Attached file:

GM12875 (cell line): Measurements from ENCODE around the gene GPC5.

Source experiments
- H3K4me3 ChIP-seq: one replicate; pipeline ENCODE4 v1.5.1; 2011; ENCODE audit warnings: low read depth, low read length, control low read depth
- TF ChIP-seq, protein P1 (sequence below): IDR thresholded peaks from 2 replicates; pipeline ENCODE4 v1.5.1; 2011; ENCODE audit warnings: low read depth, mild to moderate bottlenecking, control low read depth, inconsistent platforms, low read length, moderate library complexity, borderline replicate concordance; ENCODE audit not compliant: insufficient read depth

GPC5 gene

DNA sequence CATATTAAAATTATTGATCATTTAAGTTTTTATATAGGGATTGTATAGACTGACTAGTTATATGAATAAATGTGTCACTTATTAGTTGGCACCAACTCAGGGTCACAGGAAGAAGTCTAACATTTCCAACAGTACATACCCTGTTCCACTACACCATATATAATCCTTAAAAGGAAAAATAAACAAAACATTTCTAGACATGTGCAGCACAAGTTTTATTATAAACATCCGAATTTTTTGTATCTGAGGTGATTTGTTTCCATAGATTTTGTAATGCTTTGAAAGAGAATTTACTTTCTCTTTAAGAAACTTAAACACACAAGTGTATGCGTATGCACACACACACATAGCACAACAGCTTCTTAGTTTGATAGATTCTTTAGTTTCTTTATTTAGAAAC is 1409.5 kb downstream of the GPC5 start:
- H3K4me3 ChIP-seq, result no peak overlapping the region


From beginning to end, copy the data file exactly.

GM12875 (cell line): Measurements from ENCODE around the gene GPC5.

Source experiments
- H3K4me3 ChIP-seq: one replicate; pipeline ENCODE4 v1.5.1; 2011; ENCODE audit warnings: low read depth, low read length, control low read depth
- TF ChIP-seq, protein P1 (sequence below): IDR thresholded peaks from 2 replicates; pipeline ENCODE4 v1.5.1; 2011; ENCODE audit warnings: low read depth, mild to moderate bottlenecking, control low read depth, inconsistent platforms, low read length, moderate library complexity, borderline replicate concordance; ENCODE audit not compliant: insufficient read depth

GPC5 gene

DNA sequence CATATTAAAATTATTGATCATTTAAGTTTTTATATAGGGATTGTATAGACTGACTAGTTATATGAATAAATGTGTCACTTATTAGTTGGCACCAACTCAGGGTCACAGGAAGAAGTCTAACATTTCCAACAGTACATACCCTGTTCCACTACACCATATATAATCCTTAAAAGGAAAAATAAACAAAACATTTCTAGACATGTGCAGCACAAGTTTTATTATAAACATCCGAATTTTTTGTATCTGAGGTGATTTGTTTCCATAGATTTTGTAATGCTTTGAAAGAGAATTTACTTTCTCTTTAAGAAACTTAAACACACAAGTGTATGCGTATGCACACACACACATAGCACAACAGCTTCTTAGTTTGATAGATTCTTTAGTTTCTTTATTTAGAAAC is 1409.5 kb downstream of the GPC5 start:
- H3K4me3 ChIP-seq, result no peak overlapping the region